Water for Ecosystem Function

Minimize human impacts

The resilience and adaptive capacity of ecosystems support their sustained function and provision of ecosystem services under the pressure of direct and indirect human impacts. 

Eawag’s research helps to develop measures to reduce human impacts on the water environment as well as to assess and strengthen ecosystem resilience.

The pressures on aquatic ecosystems are constantly increasing as a result of population density and growth, intensive agriculture and the use of hydro-power. Even in Switzerland, the ‘water tower’ of Europe, only 4% of the total land area is occupied by lakes, rivers and marshes.  These areas are home to a huge variety of species, and this biodiversity is under threat. The extinction rate in freshwater habitats is significantly higher than the rate on land or in the oceans, not only in relative terms because of the small surface area, but also in absolute figures. In Switzerland, 15 out of the 86 original native species of fish have become extinct, and over 60% of all aquatic plant species are considered to be endangered. Eawag’s research examines the causes of biodiversity loss and searches for measures that will allow ecosystems and their functions to be preserved in the long term.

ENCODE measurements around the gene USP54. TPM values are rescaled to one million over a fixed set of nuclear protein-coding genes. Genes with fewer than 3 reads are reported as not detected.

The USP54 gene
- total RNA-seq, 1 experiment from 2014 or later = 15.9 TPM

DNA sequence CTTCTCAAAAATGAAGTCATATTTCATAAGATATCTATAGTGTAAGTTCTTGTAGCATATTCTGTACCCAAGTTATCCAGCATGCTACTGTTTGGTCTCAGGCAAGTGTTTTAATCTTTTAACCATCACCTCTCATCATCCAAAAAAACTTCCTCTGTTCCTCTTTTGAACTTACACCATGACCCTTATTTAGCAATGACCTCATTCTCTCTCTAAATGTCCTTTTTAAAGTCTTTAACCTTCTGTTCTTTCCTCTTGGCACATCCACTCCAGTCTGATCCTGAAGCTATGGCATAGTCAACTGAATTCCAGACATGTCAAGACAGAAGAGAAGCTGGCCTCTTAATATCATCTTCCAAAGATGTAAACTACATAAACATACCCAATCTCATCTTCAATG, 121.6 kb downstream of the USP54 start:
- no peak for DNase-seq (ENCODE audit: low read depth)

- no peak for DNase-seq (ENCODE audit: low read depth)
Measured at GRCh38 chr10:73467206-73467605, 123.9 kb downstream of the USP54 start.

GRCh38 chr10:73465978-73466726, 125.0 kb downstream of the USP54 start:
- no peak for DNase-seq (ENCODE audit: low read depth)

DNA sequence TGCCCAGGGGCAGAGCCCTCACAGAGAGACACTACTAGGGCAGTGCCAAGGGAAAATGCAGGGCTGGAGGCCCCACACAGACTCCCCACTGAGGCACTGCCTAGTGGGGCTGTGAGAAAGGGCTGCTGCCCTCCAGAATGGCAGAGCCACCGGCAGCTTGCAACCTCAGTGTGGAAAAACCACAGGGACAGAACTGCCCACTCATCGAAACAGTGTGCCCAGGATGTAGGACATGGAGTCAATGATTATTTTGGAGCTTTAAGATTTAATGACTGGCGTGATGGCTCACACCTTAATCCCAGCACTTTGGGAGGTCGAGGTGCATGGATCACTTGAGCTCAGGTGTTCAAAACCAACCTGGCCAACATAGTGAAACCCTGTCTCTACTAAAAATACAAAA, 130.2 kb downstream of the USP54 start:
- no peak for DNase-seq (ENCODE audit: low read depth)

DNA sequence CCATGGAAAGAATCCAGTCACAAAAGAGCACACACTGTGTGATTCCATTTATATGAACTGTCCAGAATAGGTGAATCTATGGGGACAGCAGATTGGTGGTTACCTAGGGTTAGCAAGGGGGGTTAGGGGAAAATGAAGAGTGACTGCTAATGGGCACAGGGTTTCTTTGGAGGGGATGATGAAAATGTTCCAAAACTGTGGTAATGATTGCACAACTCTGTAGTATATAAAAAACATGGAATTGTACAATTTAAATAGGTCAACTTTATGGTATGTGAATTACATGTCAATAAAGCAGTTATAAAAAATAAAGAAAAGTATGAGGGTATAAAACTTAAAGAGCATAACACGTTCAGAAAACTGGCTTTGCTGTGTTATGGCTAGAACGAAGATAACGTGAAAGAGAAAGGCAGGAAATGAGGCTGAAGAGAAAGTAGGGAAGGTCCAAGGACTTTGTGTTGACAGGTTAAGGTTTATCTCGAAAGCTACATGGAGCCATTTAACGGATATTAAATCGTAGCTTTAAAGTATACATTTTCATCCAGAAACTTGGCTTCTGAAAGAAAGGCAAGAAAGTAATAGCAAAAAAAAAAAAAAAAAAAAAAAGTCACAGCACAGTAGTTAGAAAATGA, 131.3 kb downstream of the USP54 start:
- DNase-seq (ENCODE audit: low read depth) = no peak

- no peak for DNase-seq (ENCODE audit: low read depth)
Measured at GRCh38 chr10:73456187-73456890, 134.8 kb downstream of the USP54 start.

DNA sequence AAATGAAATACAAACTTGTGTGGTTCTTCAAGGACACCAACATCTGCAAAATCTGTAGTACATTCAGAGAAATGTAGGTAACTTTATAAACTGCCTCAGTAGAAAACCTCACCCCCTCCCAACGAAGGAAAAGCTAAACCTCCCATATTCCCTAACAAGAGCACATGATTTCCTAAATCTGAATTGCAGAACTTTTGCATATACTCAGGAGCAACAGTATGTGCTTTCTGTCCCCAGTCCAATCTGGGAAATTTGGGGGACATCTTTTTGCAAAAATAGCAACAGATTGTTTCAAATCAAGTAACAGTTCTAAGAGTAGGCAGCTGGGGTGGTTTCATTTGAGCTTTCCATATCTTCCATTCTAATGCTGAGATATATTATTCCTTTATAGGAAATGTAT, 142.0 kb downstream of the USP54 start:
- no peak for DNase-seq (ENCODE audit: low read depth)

The departments primarily concerned with this key strategic area are:

This area is also addressed in the following departments:

Cover picture: Eawag researchers Christine Weber and Nathalie Friese in the Chly Schliere nature reserve in Alpnachstad. (Photo: Alessandro Della Bella)

The topics most relevant to this area are:

The two other key strategic areas of Eawag are: